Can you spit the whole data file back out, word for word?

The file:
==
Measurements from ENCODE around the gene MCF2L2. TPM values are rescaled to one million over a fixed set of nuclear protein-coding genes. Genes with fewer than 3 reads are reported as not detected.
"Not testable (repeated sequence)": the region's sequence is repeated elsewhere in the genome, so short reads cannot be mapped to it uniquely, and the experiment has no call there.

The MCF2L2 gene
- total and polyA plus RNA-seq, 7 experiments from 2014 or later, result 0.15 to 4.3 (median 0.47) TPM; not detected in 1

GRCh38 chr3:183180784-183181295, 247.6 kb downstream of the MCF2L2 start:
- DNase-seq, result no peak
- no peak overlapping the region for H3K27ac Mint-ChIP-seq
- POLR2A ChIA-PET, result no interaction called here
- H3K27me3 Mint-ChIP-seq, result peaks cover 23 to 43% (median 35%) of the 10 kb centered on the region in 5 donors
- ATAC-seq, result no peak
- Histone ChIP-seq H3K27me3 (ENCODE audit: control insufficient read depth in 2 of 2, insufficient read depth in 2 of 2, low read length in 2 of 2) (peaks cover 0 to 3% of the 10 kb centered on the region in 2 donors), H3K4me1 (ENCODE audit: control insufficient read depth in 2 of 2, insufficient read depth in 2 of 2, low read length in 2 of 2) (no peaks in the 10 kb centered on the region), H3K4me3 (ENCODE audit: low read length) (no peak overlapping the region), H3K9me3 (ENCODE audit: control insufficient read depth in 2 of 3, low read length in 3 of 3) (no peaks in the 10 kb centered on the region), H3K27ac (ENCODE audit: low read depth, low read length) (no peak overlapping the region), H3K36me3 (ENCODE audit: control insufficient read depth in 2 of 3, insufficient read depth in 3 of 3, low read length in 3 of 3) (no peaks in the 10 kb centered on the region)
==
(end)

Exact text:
Measurements from ENCODE around the gene MCF2L2. TPM values are rescaled to one million over a fixed set of nuclear protein-coding genes. Genes with fewer than 3 reads are reported as not detected.
"Not testable (repeated sequence)": the region's sequence is repeated elsewhere in the genome, so short reads cannot be mapped to it uniquely, and the experiment has no call there.

The MCF2L2 gene
- total and polyA plus RNA-seq, 7 experiments from 2014 or later, result 0.15 to 4.3 (median 0.47) TPM; not detected in 1

GRCh38 chr3:183180784-183181295, 247.6 kb downstream of the MCF2L2 start:
- DNase-seq, result no peak
- no peak overlapping the region for H3K27ac Mint-ChIP-seq
- POLR2A ChIA-PET, result no interaction called here
- H3K27me3 Mint-ChIP-seq, result peaks cover 23 to 43% (median 35%) of the 10 kb centered on the region in 5 donors
- ATAC-seq, result no peak
- Histone ChIP-seq H3K27me3 (ENCODE audit: control insufficient read depth in 2 of 2, insufficient read depth in 2 of 2, low read length in 2 of 2) (peaks cover 0 to 3% of the 10 kb centered on the region in 2 donors), H3K4me1 (ENCODE audit: control insufficient read depth in 2 of 2, insufficient read depth in 2 of 2, low read length in 2 of 2) (no peaks in the 10 kb centered on the region), H3K4me3 (ENCODE audit: low read length) (no peak overlapping the region), H3K9me3 (ENCODE audit: control insufficient read depth in 2 of 3, low read length in 3 of 3) (no peaks in the 10 kb centered on the region), H3K27ac (ENCODE audit: low read depth, low read length) (no peak overlapping the region), H3K36me3 (ENCODE audit: control insufficient read depth in 2 of 3, insufficient read depth in 3 of 3, low read length in 3 of 3) (no peaks in the 10 kb centered on the region)